Over four weeks, Jérôme Monod, Honorary Chairman of the Fondation pour l’innovation politique, crisscrossed Japan, exploring this melting pot of tradition and modernity. As was the case with previous study trips to China, the United States, and Russia made by the Fondation’s representatives, the goal of this journey was to explore the ways in which globalization is changing national identities. This document therefore invites readers to start “Rediscovering Japan”. In this travelogue, Jérôme Monod focused upon the paths which Japan is taking to attain modernity by relying upon tradition which strengthens it internally and creates a national consensus. It affirming its unique status in the world. Aspects of this tradition include a genuine commitment to customer service in dealing with people of all ages or type of clientele, a concern for sustainable development, respect for the precautionary principle and a strong interest in culture and the arts. While these traits are advantageous to Japan, they do not shield it from the difficulties arising from globalization. Despite its status as one of the planet’s foremost trading and financial powers, this country is only gradually opening up to imports. Japan has adopted a “controlled liberalism” which is stimulating its trade and progressively placing its partners on a level of greater equality.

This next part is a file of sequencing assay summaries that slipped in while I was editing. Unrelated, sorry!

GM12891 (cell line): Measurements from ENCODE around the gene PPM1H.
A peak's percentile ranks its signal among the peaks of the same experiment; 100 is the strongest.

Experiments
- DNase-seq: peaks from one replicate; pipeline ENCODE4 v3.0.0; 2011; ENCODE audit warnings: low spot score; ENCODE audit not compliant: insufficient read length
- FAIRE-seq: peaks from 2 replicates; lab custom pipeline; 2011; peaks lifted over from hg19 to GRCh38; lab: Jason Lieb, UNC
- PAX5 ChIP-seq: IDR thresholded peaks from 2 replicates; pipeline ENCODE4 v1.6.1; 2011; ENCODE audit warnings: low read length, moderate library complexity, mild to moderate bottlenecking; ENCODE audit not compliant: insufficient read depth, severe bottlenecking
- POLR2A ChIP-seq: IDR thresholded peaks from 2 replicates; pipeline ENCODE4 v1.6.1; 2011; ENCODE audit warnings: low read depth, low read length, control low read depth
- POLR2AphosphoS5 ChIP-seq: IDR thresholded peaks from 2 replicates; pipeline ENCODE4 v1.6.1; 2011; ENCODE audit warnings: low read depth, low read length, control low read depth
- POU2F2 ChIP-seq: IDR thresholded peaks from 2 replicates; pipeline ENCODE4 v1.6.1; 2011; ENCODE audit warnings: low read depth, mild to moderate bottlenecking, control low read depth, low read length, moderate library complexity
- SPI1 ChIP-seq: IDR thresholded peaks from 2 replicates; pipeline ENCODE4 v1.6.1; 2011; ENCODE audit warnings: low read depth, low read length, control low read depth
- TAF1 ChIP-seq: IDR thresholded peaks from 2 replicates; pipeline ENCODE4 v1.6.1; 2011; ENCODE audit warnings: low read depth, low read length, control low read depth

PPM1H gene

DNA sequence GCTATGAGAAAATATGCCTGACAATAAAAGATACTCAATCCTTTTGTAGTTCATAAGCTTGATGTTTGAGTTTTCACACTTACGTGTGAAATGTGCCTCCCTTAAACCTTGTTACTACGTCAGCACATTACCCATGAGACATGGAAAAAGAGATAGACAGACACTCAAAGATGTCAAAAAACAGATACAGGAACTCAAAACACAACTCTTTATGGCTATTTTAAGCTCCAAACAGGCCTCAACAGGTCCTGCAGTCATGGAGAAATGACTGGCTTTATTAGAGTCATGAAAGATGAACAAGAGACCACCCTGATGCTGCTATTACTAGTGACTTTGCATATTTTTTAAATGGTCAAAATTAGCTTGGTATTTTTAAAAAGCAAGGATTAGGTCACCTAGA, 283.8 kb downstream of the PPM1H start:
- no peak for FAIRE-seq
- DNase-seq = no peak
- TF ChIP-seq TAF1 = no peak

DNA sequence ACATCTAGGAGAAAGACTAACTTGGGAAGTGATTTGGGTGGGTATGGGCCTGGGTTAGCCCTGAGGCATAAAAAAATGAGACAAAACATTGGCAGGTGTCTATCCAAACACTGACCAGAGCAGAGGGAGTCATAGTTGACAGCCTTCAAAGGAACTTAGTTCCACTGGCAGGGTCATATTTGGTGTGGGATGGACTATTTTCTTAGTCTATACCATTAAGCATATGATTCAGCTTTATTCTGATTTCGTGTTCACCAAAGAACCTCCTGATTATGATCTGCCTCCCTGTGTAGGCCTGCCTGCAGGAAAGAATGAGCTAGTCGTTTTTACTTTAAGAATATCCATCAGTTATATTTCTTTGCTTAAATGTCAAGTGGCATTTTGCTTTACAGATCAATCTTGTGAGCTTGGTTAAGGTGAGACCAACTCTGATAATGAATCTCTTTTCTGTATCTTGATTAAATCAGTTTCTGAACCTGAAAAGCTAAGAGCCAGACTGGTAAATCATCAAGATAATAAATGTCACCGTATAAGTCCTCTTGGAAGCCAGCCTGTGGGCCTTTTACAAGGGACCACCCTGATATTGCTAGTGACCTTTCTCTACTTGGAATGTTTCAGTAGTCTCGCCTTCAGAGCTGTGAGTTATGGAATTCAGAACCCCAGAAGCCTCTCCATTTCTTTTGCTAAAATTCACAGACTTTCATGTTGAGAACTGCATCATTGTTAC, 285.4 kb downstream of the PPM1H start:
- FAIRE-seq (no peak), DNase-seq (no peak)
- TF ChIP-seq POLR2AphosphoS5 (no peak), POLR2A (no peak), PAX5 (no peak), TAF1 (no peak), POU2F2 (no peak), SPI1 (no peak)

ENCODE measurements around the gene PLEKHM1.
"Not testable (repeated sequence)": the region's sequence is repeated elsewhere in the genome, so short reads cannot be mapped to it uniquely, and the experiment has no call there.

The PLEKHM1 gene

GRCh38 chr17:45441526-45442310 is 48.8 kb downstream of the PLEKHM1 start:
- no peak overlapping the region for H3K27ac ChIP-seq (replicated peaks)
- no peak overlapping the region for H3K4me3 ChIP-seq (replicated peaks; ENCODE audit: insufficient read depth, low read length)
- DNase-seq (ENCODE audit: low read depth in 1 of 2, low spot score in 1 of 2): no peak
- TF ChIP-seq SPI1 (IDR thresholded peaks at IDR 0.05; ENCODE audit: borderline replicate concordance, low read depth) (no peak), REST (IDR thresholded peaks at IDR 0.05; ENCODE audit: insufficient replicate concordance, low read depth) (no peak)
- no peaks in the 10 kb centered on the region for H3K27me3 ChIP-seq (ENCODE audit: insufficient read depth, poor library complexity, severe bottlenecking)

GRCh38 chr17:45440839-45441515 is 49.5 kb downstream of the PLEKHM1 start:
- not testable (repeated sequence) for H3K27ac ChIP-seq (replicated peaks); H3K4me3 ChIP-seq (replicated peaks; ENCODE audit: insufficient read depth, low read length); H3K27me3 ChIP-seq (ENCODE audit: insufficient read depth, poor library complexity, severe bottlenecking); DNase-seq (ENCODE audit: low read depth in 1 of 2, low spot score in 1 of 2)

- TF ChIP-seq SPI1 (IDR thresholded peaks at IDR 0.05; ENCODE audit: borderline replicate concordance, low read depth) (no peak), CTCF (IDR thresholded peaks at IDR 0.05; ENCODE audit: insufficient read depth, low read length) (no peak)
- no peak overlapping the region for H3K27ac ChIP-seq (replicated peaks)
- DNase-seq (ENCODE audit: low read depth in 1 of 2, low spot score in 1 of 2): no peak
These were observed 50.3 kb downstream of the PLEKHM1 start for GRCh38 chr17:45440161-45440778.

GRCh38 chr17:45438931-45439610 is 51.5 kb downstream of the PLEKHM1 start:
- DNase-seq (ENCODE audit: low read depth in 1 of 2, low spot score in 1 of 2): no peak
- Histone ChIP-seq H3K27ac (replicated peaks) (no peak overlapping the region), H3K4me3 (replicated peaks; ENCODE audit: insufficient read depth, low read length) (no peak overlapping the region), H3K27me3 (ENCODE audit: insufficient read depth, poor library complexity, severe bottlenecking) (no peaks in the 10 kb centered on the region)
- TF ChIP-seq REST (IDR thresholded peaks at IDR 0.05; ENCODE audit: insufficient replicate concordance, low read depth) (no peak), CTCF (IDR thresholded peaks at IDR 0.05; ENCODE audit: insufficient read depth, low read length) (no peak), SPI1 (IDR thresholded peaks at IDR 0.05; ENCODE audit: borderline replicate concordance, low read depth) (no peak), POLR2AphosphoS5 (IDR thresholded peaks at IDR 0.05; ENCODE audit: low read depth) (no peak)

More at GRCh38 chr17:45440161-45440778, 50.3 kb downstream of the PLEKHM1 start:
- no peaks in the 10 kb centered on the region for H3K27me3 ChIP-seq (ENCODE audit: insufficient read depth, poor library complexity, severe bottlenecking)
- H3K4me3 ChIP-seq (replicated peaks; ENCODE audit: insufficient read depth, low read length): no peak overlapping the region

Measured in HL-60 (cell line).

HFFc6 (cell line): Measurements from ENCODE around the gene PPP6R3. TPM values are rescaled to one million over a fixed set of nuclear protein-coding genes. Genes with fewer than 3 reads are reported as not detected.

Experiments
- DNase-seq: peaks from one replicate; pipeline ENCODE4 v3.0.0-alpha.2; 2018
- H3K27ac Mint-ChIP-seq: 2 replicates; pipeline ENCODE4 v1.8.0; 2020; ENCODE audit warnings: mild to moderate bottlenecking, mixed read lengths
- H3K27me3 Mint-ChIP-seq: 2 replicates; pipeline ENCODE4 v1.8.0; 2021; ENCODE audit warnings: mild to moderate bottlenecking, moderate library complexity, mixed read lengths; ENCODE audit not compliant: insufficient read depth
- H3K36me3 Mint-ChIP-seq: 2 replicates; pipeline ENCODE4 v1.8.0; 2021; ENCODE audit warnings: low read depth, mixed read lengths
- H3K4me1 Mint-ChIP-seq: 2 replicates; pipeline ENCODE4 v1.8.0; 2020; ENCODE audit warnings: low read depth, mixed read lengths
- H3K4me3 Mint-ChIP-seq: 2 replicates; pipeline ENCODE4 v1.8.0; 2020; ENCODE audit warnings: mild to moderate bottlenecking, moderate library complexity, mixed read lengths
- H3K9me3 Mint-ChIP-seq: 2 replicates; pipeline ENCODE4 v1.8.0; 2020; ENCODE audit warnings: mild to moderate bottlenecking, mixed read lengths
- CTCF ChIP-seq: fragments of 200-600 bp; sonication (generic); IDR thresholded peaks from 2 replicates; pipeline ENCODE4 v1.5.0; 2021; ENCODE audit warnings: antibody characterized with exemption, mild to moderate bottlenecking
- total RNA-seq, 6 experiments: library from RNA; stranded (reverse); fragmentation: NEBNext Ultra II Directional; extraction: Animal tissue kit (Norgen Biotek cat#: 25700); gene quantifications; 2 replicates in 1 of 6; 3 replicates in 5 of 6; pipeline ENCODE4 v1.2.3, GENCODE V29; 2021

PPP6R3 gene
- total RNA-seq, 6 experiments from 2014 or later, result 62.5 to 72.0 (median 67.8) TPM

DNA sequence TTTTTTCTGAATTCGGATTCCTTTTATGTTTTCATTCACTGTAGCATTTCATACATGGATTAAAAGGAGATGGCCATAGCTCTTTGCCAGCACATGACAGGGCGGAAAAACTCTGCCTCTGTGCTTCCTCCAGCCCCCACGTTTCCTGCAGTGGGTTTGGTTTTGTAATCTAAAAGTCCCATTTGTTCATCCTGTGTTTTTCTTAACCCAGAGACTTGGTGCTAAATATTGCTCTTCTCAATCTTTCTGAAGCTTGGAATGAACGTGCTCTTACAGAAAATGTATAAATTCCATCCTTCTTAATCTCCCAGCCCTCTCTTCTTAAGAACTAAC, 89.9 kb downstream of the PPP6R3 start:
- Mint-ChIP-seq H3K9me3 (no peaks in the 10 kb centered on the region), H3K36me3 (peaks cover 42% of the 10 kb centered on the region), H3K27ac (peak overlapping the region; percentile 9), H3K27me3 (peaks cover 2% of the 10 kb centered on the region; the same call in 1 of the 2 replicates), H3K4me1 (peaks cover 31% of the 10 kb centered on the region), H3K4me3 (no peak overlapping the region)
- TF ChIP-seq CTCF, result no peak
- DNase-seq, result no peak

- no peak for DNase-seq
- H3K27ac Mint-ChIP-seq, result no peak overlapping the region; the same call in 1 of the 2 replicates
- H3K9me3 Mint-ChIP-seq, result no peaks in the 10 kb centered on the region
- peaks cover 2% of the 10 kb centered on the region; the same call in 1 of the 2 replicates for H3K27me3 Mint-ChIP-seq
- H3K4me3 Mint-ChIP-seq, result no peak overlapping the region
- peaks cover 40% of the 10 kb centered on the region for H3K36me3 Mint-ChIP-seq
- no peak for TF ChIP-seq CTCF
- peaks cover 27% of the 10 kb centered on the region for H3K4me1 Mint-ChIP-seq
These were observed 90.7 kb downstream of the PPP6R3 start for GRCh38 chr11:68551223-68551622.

The Japanese still have significant handicaps to overcome, such as their tendency not to speak any foreign languages, to be reluctant to deal with other countries, to remain haunted by “the imperial imperative” and to appear relatively unapproachable to their closest neighbours. If Japan wants to have a significant impact upon its geographical area’s economic balance, it will need to draw closer to China, find a solution to the threat posed by North Korea’s nuclear weapons, and fully participate in today’s race for raw materials and energy. However, “national traditions which have been the breeding ground and root of civilizations are not about to disappear” in a globalization that does not seem very appealing to the Japanese: that of an unavoidable yet unstable universe, devoid of ethics and whose environment is threatened by behaviours that smack of hastiness and greed.